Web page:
Cloud first for major investigations

In 2013, the Government introduced a ‘cloud first’ policy recommending that all public sector organisations should consider cloud solutions above all else when procuring new or existing services, with the public cloud being the preferred deployment model to achieve this vision.

Dec 9, 2019
By Paul Jacques

The Government’s Cloud Strategy states that “by exploiting innovations in cloud computing we will transform the public sector ICT estate into one that is agile, cost-effective and environmentally sustainable”.

And helping UK police forces in their plans to move to a ‘cloud first’ strategy, Unisys last month announced a renewal of contracts with 43 forces and associated law enforcement agencies for implementation of its latest version of the Home Office Large Enquiry System (HOLMES2).

Delivering HOLMES2 from the cloud means its information management system supports greater collaboration and cross-border data sharing, enabling faster response times for incident management while being cost-effective.

Within minutes of the terrorist bombing in Manchester in May 2017, for example, HOLMES2 was able to deliver a new cloud-based casualty bureau to support police forces with missing persons, the identification of individuals and logging of evidence. It acted as a single-point-of-contact for managing information on those involved in the incident, and within two hours of the attack, 27 forces were active on the casualty bureau to support one another with mutual aid.

HOLMES2 is typically used to investigate homicides and organised and other serious crimes, as well as managing emergency response during terrorist incidents or natural disasters. The application provides a real-time view of live operations to facilitate efficient decision-making and the effective management of resources. It is supported by advanced functionality for tasking, alerting, reporting, messaging, analytics and document and records management.

HOLMES2 is currently delivered as a cloud service to 42 of the 43 UK police forces, with the final force going live early in 2020.

Delivering HOLMES2 from the cloud means it can also be rapidly configured so that multiple police forces share resources to support the lead force with mutual aid and immediately begin managing information relating to new law enforcement incidents. This enables faster mobilisation of forces, providing a ready-to-use platform for collaboration on major incidents and investigations, including public appeals.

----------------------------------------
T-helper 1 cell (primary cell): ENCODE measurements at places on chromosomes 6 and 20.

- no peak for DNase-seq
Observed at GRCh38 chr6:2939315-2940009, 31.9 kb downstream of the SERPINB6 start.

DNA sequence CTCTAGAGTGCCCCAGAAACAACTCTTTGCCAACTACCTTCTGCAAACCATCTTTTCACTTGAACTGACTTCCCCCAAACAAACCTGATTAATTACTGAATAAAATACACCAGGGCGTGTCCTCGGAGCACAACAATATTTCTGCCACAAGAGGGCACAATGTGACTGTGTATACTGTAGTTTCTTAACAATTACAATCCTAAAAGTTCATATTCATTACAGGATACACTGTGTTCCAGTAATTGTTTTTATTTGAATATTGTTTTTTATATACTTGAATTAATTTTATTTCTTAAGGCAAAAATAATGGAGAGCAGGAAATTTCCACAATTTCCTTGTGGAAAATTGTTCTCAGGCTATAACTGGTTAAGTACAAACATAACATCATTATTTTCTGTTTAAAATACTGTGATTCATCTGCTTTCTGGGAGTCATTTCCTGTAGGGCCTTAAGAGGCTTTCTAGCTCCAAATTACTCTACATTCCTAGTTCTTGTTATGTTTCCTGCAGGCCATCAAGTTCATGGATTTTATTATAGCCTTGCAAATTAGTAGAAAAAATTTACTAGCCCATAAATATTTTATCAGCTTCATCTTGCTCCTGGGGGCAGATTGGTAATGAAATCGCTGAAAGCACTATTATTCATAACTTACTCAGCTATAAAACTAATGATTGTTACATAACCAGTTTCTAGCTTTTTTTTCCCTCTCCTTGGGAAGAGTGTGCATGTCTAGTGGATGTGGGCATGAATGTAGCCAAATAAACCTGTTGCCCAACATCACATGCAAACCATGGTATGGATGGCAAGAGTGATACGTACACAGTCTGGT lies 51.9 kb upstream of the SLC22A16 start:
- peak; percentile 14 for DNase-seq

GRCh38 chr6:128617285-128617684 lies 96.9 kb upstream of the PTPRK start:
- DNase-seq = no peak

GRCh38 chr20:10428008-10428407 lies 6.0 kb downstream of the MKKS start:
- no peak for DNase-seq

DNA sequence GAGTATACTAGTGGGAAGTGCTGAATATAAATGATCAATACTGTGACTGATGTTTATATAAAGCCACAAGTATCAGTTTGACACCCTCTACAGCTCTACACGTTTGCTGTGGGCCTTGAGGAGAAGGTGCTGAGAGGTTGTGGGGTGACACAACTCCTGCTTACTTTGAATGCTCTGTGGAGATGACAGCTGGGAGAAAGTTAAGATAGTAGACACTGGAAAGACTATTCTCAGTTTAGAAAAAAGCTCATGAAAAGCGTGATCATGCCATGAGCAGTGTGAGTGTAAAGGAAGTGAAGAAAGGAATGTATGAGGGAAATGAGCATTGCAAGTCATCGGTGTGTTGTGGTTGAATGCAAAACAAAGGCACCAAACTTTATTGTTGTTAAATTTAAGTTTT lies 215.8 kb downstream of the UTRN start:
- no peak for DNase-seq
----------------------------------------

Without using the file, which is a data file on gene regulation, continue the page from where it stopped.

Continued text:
It also features new functionality for the UK Police Major Incident Public Reporting Site – – to improve online engagement with the public by giving them the ability to digitally submit information directly to the police via their PCs, tablets or smartphones. This includes videos and photographs relating to incidents or investigations. Images submitted via the portal have already helped identify numerous suspects in recent investigations.

All submitted data is instantly searchable and available to the relevant police forces to enable communication across forces and with the public on developments relating to incidents, missing persons, survivors, evacuees and casualties.

The portal is now a key tool for gathering information from both the public and police forces and new features include an improved user experience, making it easier to submit information to national investigations, and support for multiple languages to accommodate investigations that have specific language requirements.

In addition, police forces using the portal can now create dedicated campaigns to focus on specific groups, such as those living within a certain radius of an incident or crime scene, giving them the ability to tag their submissions of information or evidence.

This special access helps inquiries as the public can classify the information they submit, “expediting the availability of data and reducing back-office resourcing”. This feature also improves the speed and quality of data so forces can focus resources on specific elements of an incident or investigation.

Sri Iyer, public sector lead for Unisys in the UK, said: “Cloud technology is critical for UK policing to more quickly address the rapidly changing nature of crime, while cutting costs across its operations.”

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